Art flows from the country through a well-oiled pipeline, with gangs of thieves doing the dirty work of illegal excavation and burglary, middlemen primping and photographing the works in preparation for sale, and dealers such as Kapoor and Ghiya often forging provenance documents before selling the pieces to wealthy buyers. Jason Felch, an investigative reporter who has written about art theft and worked with Kumar, told me that such smuggling “exists wherever there are countries that tend to have poverty above ground and ancient richness below ground”—and also, in India’s case, in poorly-guarded temples.

Vijay Kumar, a shipping manager in Singapore, has spent his free time for the past seven years tracking stolen Indian antiquities across the globe. COURTESY VIJAY KUMAR

Kumar uses social media to spread the word—keeping a blog, making YouTube videos and running Facebook groups. One reason he relies so heavily on such platforms is that the country’s press coverage about art smuggling lacks depth. Individual cases are occassionally reported, but with little context about the widespread nature of art smuggling.

The Indian government, Kumar said, is also in denial about the “scale and quantum of this loot.” He cited a statement made to the Lok Sabha last August by the tourism and culture minister, Mahesh Sharma, which acknowledged only eight thefts of antiquities that had occurred in the previous year. In 2013, a report submitted by the Comptroller and Auditor General excoriated the Archaeological Survey of India, citing, among other grievances, how the organisation “had never participated or collected information on Indian antiquities put on sale at well known international auction houses.”

DN Dimri, an ASI director in charge of antiquities, dismissed the report, telling me, “if they want to criticise, they are free to criticise.” He was similarly dismissive of Kumar’s contributions. “We appreciate his concern,” he said, but added that Kumar’s work only seeks to prove that “these are the art objects of Indian origin” that have been smuggled out of the country. Kumar, Dimri claimed, does not compile information about the “when and how” of these thefts, including official reports of the crimes. Without such a paper trail, he said, the ASI cannot repatriate objects.

This was a major simplification of Kumar’s work. For example, in one of his latest victories, he facilitated the November 2015 repatriation of an eleventh-century bronze idol called Uma Parameshwari. After a United States-based librarian couriered Kumar a photograph of the Uma in a magazine advertisement for Kapoor’s gallery, he was able to locate the piece’s original resting site: a temple in Tamil Nadu that had been looted in the early 2000s. In 2009, the Uma had been documented as stolen on the website of the state’s police. Armed with this information, Kumar alerted both the Indian authorities as well as the statue’s buyer—Singapore’s Asian Civilisations Museum—about the theft, and instigated the Uma’s repatriation.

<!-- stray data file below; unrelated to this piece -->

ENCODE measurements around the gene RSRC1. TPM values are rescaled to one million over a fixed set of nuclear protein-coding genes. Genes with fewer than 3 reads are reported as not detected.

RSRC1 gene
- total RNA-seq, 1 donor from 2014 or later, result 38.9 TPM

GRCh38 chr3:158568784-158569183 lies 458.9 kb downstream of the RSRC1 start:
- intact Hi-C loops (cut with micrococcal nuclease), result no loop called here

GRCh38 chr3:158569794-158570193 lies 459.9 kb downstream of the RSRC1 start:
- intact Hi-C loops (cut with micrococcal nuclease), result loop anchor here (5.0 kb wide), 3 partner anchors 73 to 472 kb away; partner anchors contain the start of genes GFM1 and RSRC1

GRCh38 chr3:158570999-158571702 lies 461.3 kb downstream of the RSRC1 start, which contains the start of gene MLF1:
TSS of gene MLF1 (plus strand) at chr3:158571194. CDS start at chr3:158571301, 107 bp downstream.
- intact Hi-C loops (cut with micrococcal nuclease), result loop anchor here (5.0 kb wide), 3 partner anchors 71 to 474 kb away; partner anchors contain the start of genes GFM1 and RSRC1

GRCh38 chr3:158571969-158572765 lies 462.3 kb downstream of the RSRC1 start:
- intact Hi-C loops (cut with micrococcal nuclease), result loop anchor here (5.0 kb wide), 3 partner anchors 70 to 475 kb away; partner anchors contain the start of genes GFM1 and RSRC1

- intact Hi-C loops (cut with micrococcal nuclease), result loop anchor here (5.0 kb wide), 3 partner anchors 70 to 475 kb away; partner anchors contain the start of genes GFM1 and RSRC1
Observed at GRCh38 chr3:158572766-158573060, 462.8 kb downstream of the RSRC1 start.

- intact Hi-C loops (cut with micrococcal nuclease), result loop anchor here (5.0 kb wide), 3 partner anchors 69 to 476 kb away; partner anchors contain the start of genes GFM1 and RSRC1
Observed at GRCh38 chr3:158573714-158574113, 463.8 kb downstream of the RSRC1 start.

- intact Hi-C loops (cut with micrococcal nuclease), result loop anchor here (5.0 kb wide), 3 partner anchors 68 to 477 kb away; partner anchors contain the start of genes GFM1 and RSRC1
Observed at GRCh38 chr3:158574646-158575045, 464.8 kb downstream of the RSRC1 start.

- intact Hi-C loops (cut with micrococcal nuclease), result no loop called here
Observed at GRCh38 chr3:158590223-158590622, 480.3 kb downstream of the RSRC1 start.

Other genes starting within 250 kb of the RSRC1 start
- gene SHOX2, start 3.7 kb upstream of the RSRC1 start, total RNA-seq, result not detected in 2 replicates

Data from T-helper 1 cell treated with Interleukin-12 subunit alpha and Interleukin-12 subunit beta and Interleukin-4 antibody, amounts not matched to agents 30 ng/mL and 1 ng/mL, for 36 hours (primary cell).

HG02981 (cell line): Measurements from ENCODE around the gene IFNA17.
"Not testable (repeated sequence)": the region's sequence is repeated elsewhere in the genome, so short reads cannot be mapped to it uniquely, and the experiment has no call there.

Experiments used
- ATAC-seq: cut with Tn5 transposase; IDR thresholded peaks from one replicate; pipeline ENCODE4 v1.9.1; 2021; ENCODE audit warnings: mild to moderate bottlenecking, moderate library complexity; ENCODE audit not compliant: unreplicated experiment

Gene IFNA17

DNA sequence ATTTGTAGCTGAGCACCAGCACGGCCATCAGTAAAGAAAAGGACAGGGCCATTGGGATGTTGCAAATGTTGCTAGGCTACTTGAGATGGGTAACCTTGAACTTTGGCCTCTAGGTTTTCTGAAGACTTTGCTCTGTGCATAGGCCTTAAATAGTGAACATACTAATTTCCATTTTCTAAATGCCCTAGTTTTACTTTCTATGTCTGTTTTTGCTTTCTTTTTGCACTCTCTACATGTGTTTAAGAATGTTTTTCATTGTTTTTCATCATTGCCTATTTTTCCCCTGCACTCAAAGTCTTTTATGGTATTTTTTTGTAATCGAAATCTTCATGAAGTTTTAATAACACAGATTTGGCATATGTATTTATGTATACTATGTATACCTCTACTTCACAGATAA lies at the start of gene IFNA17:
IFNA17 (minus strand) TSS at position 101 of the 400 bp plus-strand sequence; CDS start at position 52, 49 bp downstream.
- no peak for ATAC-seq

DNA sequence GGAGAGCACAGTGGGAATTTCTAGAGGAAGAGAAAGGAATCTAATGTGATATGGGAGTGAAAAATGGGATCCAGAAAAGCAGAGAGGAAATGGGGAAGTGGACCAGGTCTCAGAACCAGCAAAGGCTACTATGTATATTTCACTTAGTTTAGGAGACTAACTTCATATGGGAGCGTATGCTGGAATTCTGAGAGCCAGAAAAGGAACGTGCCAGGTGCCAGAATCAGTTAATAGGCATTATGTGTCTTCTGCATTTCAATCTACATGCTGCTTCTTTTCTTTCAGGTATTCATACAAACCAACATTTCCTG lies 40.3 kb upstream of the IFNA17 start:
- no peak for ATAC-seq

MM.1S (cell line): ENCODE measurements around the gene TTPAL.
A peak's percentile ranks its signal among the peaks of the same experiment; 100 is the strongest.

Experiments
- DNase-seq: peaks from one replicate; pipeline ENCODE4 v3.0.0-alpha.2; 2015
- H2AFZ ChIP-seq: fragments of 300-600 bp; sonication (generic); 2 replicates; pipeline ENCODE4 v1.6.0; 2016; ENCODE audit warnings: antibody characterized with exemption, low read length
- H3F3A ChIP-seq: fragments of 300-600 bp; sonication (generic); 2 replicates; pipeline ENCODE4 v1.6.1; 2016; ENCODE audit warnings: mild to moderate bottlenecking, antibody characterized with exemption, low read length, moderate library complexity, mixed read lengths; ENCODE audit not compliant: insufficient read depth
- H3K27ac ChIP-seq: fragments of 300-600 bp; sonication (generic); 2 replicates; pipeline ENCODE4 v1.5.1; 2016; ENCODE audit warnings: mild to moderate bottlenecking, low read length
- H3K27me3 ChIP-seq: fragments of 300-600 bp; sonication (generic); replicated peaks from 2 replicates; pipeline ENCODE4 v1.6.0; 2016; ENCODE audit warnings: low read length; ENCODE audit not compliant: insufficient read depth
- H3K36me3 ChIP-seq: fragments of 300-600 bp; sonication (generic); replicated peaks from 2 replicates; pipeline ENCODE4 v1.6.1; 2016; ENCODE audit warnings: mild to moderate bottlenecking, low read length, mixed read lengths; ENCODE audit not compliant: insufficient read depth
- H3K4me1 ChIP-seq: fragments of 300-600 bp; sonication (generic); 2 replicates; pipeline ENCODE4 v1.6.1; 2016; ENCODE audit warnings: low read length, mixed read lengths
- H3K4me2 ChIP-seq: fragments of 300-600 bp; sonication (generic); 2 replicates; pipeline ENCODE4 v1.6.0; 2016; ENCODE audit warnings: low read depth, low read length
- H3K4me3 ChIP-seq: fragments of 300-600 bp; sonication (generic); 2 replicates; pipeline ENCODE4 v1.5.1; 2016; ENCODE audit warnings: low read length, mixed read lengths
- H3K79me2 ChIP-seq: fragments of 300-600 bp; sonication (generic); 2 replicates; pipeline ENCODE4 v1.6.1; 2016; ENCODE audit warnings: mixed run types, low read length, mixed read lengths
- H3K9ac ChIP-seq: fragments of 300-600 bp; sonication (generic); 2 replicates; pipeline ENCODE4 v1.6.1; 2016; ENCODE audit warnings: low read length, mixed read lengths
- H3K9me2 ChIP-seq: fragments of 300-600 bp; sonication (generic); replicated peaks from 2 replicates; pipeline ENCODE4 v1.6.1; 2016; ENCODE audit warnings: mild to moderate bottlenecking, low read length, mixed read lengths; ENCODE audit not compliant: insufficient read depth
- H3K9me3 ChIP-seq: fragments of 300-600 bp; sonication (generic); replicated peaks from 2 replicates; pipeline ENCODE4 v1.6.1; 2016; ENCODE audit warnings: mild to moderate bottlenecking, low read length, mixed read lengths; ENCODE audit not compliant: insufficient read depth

Despite his disappointment with the Indian bureacracy, Kumar believes things in India are improving: there were no repatriations during the previous Congress-led government, but, Kumar told me, there have been about nine so far under the ruling Bharatiya Janata Party. “All of them,” he said, “are from our team’s work.”

But Kumar is not content to stop there. When he first started, Kumar said, his objective “was to bring back the few pieces that we had identified that were stolen.” But after coming to understand the sheer scale of art theft, he now prefers to tackle the broader machinery that enables it. To this end, he and a team of collaborators are amassing a crowd-sourced database of pieces resting in museums and other collections abroad. At 15,000 entries and counting, Kumar claims theirs is the largest such archive of dispersed Indian art. The availability of this comprehensive archive, he said, will make it more difficult for dealers to conceal pieces’ illicit origins.

Perhaps improbably, given his status as an industry gadfly, Kumar was once offered an entry to the elite art world. A “reputed auction house,” he said, tried to hire him as a consultant to “pre-vet” their purchases for stolen goods. “Just send me the details, I’ll do it free,” Kumar remembered telling them. “But if I find something that’s fresh or a match, you have one week to inform the authorities.”

He paused, his tone almost weary. “And that was the last I heard from them.”